NortH2 is a consortium made up of Equinor, Gasunie, Groningen Seaports, RWE and Shell Nederland. Together, we have set our sights on large-scale green hydrogen production using offshore wind power. As much as 4 gigawatts of green hydrogen by 2030, in fact. It would mean that we would be fulfilling the objectives from the Dutch Climate Agreement, which sets that exact target.
But the ambition goes further than that. NortH2 wants to upscale to more than 10 gigawatts of green hydrogen by 2040. By then, green hydrogen output, which will initially be produced in Eemshaven and later possibly offshore as well, will total around 1,000,000 metric tons on an annual basis, cutting carbon emissions by over eight to ten megatons a year.
First of all, NortH2 has set out to build major wind farms in the North Sea, far out at sea. These can gradually be upscaled to a capacity of more than 10 gigawatts, which based on current electricity consumption levels will be enough to meet the energy needs of approximately 12.5 million Dutch domestic households. The first of these wind farms can be up and running by 2027 and used for green hydrogen production.
On top of that, there are also plans for a large electrolyser plant in Eemshaven, where wind power will be converted into hydrogen. The consortium is furthermore considering the option of building offshore electrolysers in one of the next phases.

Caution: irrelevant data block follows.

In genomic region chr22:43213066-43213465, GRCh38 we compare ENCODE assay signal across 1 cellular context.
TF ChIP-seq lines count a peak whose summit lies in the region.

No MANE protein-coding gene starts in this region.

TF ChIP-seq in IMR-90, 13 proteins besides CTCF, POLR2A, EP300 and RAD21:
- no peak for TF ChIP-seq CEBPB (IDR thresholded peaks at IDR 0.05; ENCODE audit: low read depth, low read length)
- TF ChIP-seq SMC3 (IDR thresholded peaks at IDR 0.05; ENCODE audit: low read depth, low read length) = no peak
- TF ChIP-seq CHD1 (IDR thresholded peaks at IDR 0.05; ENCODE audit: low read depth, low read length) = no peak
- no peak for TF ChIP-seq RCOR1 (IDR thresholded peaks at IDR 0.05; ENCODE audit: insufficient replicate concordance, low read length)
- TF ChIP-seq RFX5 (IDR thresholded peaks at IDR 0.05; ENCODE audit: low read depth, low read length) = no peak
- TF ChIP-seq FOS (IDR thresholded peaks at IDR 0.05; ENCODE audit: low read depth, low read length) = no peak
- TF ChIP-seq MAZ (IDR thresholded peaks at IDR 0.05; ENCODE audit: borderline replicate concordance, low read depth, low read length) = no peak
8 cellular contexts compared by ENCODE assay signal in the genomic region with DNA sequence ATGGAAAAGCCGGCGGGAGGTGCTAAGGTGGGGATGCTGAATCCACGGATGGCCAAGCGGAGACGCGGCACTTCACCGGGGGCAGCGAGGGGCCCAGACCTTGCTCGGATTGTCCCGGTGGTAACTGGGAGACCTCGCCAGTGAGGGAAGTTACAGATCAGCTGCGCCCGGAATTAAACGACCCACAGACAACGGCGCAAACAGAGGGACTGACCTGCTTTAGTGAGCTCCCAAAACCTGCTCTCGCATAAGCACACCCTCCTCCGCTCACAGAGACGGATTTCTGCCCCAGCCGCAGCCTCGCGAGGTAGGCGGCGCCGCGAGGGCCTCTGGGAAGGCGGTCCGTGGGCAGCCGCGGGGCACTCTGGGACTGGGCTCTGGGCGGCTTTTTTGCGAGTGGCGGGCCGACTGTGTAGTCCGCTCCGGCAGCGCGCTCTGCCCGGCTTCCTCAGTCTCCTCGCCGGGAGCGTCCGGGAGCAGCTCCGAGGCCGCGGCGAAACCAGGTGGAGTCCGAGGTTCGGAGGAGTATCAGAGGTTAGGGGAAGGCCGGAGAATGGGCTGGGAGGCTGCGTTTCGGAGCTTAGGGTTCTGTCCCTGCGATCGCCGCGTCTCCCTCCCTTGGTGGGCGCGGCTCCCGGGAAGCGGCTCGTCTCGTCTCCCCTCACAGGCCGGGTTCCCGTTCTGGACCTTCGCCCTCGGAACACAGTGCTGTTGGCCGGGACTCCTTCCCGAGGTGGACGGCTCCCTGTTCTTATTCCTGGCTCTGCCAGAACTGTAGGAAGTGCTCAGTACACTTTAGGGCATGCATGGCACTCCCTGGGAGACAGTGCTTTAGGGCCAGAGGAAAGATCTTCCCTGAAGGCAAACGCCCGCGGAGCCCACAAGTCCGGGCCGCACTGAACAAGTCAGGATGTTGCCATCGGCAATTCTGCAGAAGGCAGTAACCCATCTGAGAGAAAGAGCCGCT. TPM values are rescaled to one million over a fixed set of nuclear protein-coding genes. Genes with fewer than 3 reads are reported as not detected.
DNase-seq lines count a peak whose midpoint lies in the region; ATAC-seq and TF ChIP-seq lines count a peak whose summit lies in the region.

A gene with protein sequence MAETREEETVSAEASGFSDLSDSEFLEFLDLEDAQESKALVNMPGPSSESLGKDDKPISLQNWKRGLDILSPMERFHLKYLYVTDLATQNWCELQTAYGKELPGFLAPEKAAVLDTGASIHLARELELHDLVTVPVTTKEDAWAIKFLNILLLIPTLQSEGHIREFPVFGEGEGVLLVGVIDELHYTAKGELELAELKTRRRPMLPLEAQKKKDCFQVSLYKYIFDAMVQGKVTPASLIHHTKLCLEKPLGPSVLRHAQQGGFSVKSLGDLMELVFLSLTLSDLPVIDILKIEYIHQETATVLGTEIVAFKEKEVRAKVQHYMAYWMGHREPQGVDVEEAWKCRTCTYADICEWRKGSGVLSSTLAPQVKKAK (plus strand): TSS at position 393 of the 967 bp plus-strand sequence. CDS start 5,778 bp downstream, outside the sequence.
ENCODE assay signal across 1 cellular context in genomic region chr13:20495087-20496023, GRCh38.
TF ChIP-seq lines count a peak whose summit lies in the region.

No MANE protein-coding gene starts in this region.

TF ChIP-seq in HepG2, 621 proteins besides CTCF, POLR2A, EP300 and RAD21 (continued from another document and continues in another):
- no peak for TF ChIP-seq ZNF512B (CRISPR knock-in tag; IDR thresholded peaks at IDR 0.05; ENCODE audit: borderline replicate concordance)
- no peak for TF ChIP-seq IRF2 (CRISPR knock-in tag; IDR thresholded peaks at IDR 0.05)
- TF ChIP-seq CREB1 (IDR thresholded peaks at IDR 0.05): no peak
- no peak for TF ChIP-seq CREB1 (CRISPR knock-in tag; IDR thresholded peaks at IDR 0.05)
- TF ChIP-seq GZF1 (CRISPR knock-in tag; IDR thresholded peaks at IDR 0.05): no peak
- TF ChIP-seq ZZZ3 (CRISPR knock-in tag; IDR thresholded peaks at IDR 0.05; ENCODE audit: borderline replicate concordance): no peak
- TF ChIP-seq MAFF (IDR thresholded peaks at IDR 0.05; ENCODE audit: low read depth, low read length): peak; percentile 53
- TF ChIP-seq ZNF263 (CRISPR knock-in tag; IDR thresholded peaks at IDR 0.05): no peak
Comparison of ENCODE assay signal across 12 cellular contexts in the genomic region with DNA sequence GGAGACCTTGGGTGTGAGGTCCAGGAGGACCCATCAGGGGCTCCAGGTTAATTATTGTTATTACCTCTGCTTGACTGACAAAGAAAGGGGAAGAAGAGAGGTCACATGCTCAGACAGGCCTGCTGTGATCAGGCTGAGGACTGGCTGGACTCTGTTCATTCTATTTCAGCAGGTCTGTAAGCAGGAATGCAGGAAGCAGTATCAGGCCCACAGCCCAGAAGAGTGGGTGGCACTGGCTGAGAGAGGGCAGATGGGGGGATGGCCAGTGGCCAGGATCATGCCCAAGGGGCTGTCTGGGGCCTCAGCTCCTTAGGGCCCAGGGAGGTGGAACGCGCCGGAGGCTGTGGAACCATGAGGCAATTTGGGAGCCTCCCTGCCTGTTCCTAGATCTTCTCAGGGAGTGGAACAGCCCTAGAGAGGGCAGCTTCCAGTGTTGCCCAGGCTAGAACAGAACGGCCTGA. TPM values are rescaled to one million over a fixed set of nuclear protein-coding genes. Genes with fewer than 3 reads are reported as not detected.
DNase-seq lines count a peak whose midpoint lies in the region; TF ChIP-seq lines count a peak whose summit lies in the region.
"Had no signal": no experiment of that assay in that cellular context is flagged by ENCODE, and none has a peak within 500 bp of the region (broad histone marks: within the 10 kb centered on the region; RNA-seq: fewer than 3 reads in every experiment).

And finally, the whole undertaking will also require a smart storage and transmission network across the Netherlands and north-western Europe to transport the 1,000,000 metric tons of green hydrogen to high-volume consumers. Initially, these consumers will mainly be industry and heavy goods transport, but the green hydrogen may later also be made available to domestic consumers. This is where Gasunie’s existing natural gas infrastructure comes in. Gasunie’s gas grid is currently used primarily to transport natural gas and green gas, but it can be repurposed for the storage and transmission of hydrogen.
The consortium has conducted a feasibility study that produced the first results in late 2020. Seeing as these results are positive, the consortium is confident that it will be able to start producing the first hydrogen around 2027. Needless to say, this also depends on permits from authorities, designation of locations for new offshore wind farms in the North Sea, the locations available for the hydrogen plant(s), interest from potential customers, and the final investment decisions of the parties involved. In late 2021, the second phase of our feasibility study will provide the information required in this context.
And in that same second phase, NortH2 also intends to incorporate the knowledge that the two new partners, Equinor and RWE, bring to the table. The consortium expects to need European and domestic energy decarbonisation grants during the initial project phases.